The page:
Canada added 154,000 jobs last month, pushing jobless rate down to pandemic low of 6%



Canada’s economy added 154,000 new jobs last month, surging past expectations and enough to move the jobless rate down to just six per cent.

Statistics Canada reported Friday that the jobless rate fell by 0.7 percentage points, to six per cent. That’s the lowest jobless rate since the pandemic began. Prior to COVID-19, in February 2020, Canada had a jobless rate of 5.7 per cent. It topped out at 13.7 per cent in May of that year, before sliding steadily lower.

The data agency calculates that more than 19.3 million people in Canada had a job last month. That’s 183,000 more than had one pre-pandemic.

The jobs surge means the total number of hours worked has finally also risen back to where it was before the pandemic.

Hours worked and wages up, too

There was good news on the wage front, too, as the data agency calculates that wages during the month were 7.7 per cent higher than they were two years ago.

The average hourly wage was $30.40 in November. That’s up by $2.18 since the same period two years ago.

While higher wages are good for workers, they come with a double-edged sword that the cost of living is going up quickly, too. Those bigger paycheques are tempered by the fact that Statistics Canada data shows prices have increased by 5.3 per cent compared to what they were two years ago. 

Tanya Gullison, chief revenue officer with human resources consulting firm LHH, said people are heading back to the workforce in droves because they need the money to pay for the higher cost of everything.

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“Inflationary pressure [is] bringing workers back into the labour force in search of increased income,” she said. “Employees are also navigating this with wage increases, mirroring those in south of the border.”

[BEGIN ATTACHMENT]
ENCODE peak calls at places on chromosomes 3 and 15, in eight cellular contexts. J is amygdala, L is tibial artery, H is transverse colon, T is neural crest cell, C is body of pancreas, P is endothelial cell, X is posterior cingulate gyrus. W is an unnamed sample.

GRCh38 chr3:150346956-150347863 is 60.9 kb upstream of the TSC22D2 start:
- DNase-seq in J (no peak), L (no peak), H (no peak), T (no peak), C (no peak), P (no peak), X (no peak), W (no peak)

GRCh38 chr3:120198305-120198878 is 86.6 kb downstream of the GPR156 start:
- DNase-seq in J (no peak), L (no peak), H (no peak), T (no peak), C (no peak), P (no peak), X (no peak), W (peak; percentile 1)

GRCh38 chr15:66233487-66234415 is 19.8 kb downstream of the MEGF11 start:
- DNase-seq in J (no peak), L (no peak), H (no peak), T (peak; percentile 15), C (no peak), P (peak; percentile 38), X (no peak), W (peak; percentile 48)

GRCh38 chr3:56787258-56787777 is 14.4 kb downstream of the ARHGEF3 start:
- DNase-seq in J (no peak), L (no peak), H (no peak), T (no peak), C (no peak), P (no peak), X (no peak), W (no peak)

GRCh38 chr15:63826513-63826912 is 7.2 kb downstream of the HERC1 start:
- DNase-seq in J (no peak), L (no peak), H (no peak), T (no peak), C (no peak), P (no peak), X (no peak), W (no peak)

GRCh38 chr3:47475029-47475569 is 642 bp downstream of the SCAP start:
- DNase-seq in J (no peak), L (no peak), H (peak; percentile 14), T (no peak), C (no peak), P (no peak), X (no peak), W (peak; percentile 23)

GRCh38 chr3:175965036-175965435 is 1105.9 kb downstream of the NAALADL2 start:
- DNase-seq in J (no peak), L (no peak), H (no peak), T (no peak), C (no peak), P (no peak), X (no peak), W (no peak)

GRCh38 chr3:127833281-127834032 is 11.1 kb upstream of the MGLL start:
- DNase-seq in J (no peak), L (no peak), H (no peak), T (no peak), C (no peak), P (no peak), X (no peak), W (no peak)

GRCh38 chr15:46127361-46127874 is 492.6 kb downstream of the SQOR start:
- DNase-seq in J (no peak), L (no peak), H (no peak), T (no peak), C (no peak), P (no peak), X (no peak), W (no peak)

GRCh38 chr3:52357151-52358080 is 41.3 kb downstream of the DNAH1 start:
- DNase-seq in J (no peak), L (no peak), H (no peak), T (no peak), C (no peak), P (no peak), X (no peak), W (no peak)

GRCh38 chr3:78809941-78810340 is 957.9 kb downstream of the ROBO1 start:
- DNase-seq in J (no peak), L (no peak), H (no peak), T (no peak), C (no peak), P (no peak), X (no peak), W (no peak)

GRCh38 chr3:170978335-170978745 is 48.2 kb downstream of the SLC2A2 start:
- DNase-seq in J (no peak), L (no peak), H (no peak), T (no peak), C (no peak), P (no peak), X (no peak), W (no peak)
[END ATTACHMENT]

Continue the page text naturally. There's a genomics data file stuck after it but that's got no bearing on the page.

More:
It’s paying off to change jobs, too, in the aggregate. Statistics Canada says average wage gains are increasing at a faster rate for new hires than they are for existing workers.

“Over the next fiscal year, bonuses and other perks are also likely to trickle over as a means of drawing new talent and retaining existing staff,” Gullison said.

War for talent

In the depths of the pandemic, policy makers had warned about a growing cohort of “long-term unemployed” people, which Statistics Canada defines as people who lost a job and didn’t find a new one for at least 27 weeks, which is just over half a year.

There were about 185,000 Canadians in that category before the pandemic, about 15 per cent of everyone without a job.

That number skyrocketed to 510,000 people by April of this year, or almost a third of those who were jobless.

The figure has inched steadily lower since then, but had its biggest drop since the pandemic started in November, plunging by 62,000 people to 305,000 people. 

“Finally, these workers are seeing the light at the end of the COVID tunnel,” economist Tu Nguyen with consulting firm RSM Canada said. “With job vacancies surpassing 1 million, the labour shortage will intensify, pushing wages upward as businesses compete to attract and retain talent.”



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